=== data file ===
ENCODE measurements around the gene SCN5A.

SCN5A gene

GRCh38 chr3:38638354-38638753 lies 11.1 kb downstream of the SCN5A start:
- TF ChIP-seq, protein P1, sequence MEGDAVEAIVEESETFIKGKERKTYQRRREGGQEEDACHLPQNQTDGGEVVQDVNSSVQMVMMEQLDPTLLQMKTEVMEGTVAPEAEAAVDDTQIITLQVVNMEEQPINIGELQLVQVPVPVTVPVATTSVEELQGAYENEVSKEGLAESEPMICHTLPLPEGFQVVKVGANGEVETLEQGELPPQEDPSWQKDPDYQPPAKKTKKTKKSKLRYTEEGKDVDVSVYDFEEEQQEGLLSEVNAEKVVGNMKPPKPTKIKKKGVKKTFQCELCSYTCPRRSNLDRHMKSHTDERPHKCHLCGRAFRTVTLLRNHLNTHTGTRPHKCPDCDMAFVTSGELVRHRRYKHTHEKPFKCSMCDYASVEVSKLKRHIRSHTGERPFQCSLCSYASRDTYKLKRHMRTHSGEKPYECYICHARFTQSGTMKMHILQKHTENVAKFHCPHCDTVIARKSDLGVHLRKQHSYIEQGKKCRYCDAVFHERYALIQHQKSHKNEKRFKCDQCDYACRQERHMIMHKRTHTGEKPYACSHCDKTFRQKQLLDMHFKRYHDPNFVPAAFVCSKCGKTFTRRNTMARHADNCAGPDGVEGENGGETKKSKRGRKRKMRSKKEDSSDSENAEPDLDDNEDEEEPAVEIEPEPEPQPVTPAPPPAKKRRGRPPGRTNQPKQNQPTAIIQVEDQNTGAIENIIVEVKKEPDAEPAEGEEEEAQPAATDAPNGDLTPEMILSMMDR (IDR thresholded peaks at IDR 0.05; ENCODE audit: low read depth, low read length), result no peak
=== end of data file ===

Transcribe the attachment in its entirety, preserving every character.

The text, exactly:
ENCODE measurements around the gene SCN5A.

SCN5A gene

GRCh38 chr3:38638354-38638753 lies 11.1 kb downstream of the SCN5A start:
- TF ChIP-seq, protein P1, sequence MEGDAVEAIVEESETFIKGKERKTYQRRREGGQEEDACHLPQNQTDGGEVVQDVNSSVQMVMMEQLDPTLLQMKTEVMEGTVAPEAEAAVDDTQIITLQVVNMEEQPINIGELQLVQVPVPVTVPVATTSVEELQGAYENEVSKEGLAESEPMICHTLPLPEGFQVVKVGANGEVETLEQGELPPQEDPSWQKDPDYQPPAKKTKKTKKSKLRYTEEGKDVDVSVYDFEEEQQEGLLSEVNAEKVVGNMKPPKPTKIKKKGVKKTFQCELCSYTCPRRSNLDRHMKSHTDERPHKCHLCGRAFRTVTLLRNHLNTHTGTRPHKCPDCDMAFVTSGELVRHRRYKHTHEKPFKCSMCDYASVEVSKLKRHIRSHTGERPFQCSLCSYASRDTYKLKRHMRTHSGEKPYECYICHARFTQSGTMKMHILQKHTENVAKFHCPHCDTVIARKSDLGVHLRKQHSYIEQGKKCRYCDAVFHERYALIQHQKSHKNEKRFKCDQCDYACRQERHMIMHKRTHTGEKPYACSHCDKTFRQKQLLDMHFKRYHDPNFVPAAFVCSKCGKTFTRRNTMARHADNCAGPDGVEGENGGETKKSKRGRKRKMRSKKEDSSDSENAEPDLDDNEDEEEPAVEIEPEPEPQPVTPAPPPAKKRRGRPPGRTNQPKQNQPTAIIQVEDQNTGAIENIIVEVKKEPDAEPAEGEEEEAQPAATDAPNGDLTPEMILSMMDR (IDR thresholded peaks at IDR 0.05; ENCODE audit: low read depth, low read length), result no peak